The Republican Convention was odd. Despite an aggressive GOP congressional voting record aimed at overturning Roe v. Wade and the anti-gay Family Research Council-written party platform, Mitt Romney’s presidential campaign whitewashed “social issues” at the GOP Convention in Tampa, Fla. (Aug. 28-30), making coded, fleeting references to abortion and gay rights sound innocuous.
The Romney convention featured a slew of women and elected minority GOP rising stars to speak beyond the homogenous sea of white delegates to the undecided voters needed to defeat President Obama’s re-election. The TV message: there is no “war on women”—that’s just a divisive Democratic distraction. The racist-riddled references to the welfare “takers versus makers” was tamped down for TV, too. Yet in the room, Romney’s pledge to help the poor and protect the safety net was met with silence. And earlier two white delegates were removed after throwing peanuts at a black female CNN camera operator, reportedly saying, “This is how we feed animals.”
Conservative movement pioneer Richard A. Viguerie gave Romney his blessing. "Governor Romney's choice of Congressman Ryan and his readiness to move to the right to run as a conservative has energized the grassroots conservatives who are the Republican Party. Without their work in the precincts knocking on doors, telephoning and doing all the other little things necessary to make a campaign go, no Republican can win,” Viguerie wrote in a press release Aug. 31. “There will be a clear conservative contrast and choice between the Romney-Ryan ticket and Obama and the liberal Democrats.”
Indeed. “No other party in U.S. history has done such a 180,” wrote liberal columnist Harold Meyerson in the Washington Post Aug. 27. “Founded as the party of the anti-slavery North and committed to deep governmental involvement in spurring the economy (land-grant colleges, the Homestead Act, the transcontinental railway), today’s GOP is the negation of Abraham Lincoln’s Republicans. It is almost entirely white—92 percent, compared with just 58 percent of Democrats. It is disproportionately Southern—49 percent of Republicans live in the South versus 39 percent of Democrats.”
But while Romney needs that white male Southern base, the campaign also needs women and independents to win. And with youth and the majority of Americans trending more toward the freedom to marry, the Romney-Ryan campaign will no doubt encounter conflict when their grassroots call for the campaign to vigorously support the anti-gay marriage initiatives in four states this November.
“There are tectonic shifts happening just beneath the surface within the Republican Party on marriage that are starting to percolate up to the national dialogue,” said conservative commentator Margaret Hoover of the Young Conservatives for the Freedom to Marry. “Our group can help people see that supporting marriage for same-sex couples is absolutely consistent with the party’s legacy of individual freedom and limited government. It is a profoundly conservative value.”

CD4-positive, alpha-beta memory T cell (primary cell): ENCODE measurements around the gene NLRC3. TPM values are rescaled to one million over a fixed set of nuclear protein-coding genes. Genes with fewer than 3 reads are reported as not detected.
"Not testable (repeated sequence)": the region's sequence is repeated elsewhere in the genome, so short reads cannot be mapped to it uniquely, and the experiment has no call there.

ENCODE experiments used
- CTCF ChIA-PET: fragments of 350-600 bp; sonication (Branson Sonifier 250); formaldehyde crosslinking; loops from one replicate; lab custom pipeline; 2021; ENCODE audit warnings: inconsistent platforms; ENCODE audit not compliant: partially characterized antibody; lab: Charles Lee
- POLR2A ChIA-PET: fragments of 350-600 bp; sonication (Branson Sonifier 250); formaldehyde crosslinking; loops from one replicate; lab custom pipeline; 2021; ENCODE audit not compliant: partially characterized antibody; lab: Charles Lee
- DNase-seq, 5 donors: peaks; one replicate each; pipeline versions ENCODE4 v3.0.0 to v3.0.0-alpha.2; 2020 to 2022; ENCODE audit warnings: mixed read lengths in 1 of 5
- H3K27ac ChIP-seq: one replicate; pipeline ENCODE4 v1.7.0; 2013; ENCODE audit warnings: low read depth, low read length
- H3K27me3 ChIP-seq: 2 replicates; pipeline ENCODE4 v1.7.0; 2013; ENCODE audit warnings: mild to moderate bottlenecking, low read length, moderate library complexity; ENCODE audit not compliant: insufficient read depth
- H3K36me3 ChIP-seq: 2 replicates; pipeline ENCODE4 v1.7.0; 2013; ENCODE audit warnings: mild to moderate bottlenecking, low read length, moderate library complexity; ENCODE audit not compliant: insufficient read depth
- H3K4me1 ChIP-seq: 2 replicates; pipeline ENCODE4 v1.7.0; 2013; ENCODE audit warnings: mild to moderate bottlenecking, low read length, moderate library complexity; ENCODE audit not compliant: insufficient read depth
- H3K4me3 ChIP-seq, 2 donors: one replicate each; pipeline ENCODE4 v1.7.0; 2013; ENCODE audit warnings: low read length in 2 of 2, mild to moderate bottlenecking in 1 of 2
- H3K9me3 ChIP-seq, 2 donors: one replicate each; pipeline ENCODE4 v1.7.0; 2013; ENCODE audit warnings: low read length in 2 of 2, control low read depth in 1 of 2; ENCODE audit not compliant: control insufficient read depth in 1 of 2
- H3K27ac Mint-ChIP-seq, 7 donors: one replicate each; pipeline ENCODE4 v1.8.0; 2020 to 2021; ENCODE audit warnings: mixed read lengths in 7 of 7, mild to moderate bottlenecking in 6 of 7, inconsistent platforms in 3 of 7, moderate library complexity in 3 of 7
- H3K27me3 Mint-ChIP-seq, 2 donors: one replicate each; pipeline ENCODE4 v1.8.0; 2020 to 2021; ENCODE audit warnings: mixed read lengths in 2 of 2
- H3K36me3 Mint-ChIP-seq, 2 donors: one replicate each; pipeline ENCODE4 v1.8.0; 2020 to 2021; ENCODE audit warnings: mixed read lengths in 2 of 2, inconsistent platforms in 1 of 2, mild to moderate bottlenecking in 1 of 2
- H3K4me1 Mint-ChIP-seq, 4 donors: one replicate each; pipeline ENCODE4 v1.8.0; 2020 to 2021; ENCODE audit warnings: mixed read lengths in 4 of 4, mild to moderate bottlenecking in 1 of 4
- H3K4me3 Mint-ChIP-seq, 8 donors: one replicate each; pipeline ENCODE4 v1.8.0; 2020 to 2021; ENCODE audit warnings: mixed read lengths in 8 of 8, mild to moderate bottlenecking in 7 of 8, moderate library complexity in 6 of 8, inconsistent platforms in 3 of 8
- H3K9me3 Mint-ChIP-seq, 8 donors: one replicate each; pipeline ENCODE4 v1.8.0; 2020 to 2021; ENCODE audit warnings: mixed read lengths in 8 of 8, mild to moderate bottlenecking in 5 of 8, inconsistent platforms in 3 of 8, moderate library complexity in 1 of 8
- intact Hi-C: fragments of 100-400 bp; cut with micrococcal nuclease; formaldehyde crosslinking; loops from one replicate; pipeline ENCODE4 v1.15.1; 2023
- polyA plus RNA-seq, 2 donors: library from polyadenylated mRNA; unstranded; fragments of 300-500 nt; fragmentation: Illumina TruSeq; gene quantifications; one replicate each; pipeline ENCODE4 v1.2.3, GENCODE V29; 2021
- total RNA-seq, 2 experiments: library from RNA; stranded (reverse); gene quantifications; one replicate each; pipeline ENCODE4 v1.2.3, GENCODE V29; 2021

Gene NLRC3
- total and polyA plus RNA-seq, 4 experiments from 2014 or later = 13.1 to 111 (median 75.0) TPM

“The presence of a successful, widely attended event in support of the freedom to marry at the 2012 Republican National Convention is a watershed moment for the cause of marriage equality,” said R. Clarke Cooper, LCR’s Executive Director. “Today’s event included GOP delegates, elected officials and committed grassroots Republicans all united around the core idea that freedom means freedom for everyone.”
And therein lies the rub. Unlike 2004, when Karl Rove pushed anti-gay marriage initiatives in 11 states to get out the anti-gay evangelical vote—this year that internal conflict over core conservative principles will make marriage matter in a different way. Additionally, in 2004, Democratic presidential candidate John Kerry hid any signs of gay support at his convention—but this year there are almost 540 LGBT participants at the Democratic Convention in Charlotte, N.C., including 486 delegates and 23 alternates with a party platform that supports full marriage rights. This year there is also tremendous momentum to win marriage at the ballot in key battleground states, including Maine, Minnesota, Washington and Maryland.
“There’s tremendous momentum now for the freedom to marry,” Freedom to Marry Founder Evan Wolfson told Frontiers. “The last barrier left is to show that we can win at the ballot in an up or down vote by the majority on the rights of a minority. We’ve come closer and closer to being able to do that, and Freedom to Marry’s top goal for the remainder of 2012 is to win one or more of the ballot measures and overcome that final barrier, take away that last talking point. And that will powerfully say to the [Supreme] Court and to other decision-makers next year—whether in Congress or more state legislatures to come—that the momentum is really in the direction of the freedom to marry, and they need to be on the right side of history and the right side of politics.”
On Oct. 13, Freedom to Marry is holding a National Engagement Party with house parties in several cities to raise money for their Win More States fund. The L.A. event, however, is scheduled for the late afternoon of Oct. 7 in Hancock Park (For more information, contact the National Engagement Party Program Coordinator Laura Booth at (315) 207-3984 or firstname.lastname@example.org.)